Hordes of liberal Twitter users went from giddy anticipation to impotent rage Tuesday night as MSNBC host Rachel Maddow’s big tease of “Trump tax returns” delivered no new evidence of political collusion between the U.S. president and Russia.
Many messages along these lines came from reporters and editors for establishment news outlets — who claim to be objective and non-partisan while pushing a conspiracy believed almost exclusively by the far left.
As the show aired, several journalists complained about Maddow’s torturously long presentation of background info, which allowed the White House and several other news outlets to get ahead of reporter David Cay Johnston’s “scoop” that Trump paid the IRS $38 million in 2005. Others stayed patient with Maddow, tweeting along to her web of Trump-Russia connections.
Philip Gourevitch of The New Yorker expressed hope that these tax returns would clear up “unanswered questions” about “Russian oligarchs”:
Deutsche Bank, Bank of Cypress, Turkey, Flynn, Preet, Russian oligarchs… all unanswered questions ever will be answered by tax returns…
— Philip Gourevitch (@PGourevitch) March 15, 2017
Ryan McCarthy, Editor-in-Chief of VICE, linked to an article asking questions about a real estate deal between Trump and a Russian fertilizer magnate:
Here's one story Maddow mentioned on Russian oligarch Dmitry Rybolovlev buying Trump's mansion https://t.co/RGGd5rFeRM
— Ryan McCarthy (@mccarthyryanj) March 15, 2017
Peter Sterne, a reporter for Politico, wrote that Maddow’s monologue would only be relevant if the tax return showed “ties between Trump and foreign governments”:
If 2005 tax return shows ties between Trump & foreign governments, then all this context is relevant. But if not, just seems like innuendo.
— Peter Sterne (@petersterne) March 15, 2017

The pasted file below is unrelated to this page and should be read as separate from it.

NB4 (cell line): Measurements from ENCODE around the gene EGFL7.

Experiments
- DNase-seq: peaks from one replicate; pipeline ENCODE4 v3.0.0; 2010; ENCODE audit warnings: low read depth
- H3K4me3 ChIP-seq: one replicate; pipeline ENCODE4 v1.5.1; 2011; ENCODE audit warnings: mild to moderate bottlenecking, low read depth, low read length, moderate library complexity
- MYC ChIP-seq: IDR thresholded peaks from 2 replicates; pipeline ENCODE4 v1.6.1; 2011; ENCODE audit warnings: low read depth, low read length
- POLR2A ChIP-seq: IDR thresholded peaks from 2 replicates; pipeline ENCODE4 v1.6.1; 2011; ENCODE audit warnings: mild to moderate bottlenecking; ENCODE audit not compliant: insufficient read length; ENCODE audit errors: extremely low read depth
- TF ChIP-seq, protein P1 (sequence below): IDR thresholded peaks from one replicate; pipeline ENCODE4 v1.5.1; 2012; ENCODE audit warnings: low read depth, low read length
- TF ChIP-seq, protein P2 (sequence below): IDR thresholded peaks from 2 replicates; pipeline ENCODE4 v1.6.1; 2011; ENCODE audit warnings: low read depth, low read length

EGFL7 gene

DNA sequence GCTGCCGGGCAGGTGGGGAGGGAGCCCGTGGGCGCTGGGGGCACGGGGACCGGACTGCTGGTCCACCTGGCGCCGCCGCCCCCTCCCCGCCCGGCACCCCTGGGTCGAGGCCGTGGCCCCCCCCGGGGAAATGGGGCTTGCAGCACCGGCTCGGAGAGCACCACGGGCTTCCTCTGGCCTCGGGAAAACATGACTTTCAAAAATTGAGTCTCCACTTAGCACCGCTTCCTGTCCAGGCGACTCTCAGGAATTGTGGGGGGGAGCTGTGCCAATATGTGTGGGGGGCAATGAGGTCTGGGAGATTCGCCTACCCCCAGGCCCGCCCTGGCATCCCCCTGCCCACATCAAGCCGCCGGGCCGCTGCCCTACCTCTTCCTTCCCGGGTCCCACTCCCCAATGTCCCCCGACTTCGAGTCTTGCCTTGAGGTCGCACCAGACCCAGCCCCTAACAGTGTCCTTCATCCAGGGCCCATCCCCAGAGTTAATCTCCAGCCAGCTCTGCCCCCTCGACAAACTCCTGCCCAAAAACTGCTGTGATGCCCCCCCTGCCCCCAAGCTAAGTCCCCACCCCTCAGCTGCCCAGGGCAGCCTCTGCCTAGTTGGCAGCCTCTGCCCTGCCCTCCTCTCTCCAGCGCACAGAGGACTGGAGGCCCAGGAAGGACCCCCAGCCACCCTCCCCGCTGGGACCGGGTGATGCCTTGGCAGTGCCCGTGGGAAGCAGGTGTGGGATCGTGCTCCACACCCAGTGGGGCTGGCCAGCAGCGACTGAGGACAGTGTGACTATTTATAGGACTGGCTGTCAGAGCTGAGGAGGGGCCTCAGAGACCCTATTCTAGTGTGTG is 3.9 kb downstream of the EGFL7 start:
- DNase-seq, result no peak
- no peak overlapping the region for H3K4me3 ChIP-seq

Bill Bishop, Managing Editor of Texas news network KHOU, called the history lesson on Trump and Russia “scary”:
— The Bishop (@BillBishopKHOU) March 15, 2017
Ken Dilanian, reporter for NBC News, apologetically told critics that Maddow was at least introducing a much wider audience to the Trump-Putin conspiracy theory:
Yes, the windup is insufferable, but millions are now hearing things for the first time about the Russia connections.
— Ken Dilanian (@KenDilanianNBC) March 15, 2017
However, for most viewers, disappointment quickly set in.
Annie Linskey, chief national correspondent for the Boston Globe, spoke for her peers:
Hey @maddow does he owe money to the Russians? All we want to know
— Annie Linskey (@AnnieLinskey) March 15, 2017
Spencer Ackerman, reporter for The Guardian, wondered if he was “missing” the implication of Johnston’s scoop:
Am I missing something or does this tax return not speak to anything re Russia, Azerbaijan or any extant foreign-based concern re Trump?
— Spencer Ackerman (@attackerman) March 15, 2017
The aforementioned McCarthy acknowledged, minutes after his earlier tweet, that Trump’s 2005 return would not illuminate the mysterious property sale of 2008:
— Ryan McCarthy (@mccarthyryanj) March 15, 2017
Max Weiss, managing editor of “the No. 1 lifestyle brand in Baltimore metropolitan area,” also seemed let down:
2005 tax returns pretty meaningless in terms of his ties to Russia.
— Max Weiss (@maxthegirl) March 15, 2017
As Maddow’s show wrapped up, these purportedly non-partisan journalists began to speculate that President Trump himself leaked the document — since it proved far from scandalous.
Noam Schreiber, New York Times reporter, lamented, “There is basically nothing incriminating here”:
More I think about it, more I believe Trump leaked his own returns. There is basically nothing incriminating here. 1/
— Noam Scheiber (@noamscheiber) March 15, 2017
Still, others maintained hope that the story would move forward, either through other leaked tax returns or through federal investigations.
Carlos Maza of Vox subtweeted Maddow’s detractors, such as Chris Cillizza of the Washington Post:
"I knew the tax returns would be a nothingburger," he tweeted, not fully understanding how tax returns, audits, or Russia work.
— Carlos Maza (@gaywonk) March 15, 2017
Jim Acosta, CNN correspondent, hyped a report about FBI Director Jim Comey potentially announcing a Trump-Russia investigation with a tongue-in-cheek link to the evening’s tax return hoopla:
Psst… More on that 2005 return here… https://t.co/XbPem5ORz1
— Jim Acosta (@Acosta) March 15, 2017
Maggie Haberman, New York Times White House Correspondent, gave a similar preview on the Comey story:
This feels like potentially bigger deal > https://t.co/fxc3VjN4Mo
— Maggie Haberman (@maggieNYT) March 15, 2017
A viral tweet from Evan Osnos, writer for The New Yorker, held out hope for a smoking gun in Trump’s 2008 returns:
Time to start looking for '08 tax return. That was the year Don Jr. said they were getting a "disproportionate" share from Russia etc.
— Evan Osnos (@eosnos) March 15, 2017
Associated Press national reporter Lisa Lerer, Washington Post “fact checker” Glenn Kessler, and the aforementioned Gourevitch retweeted Osnos’s wish.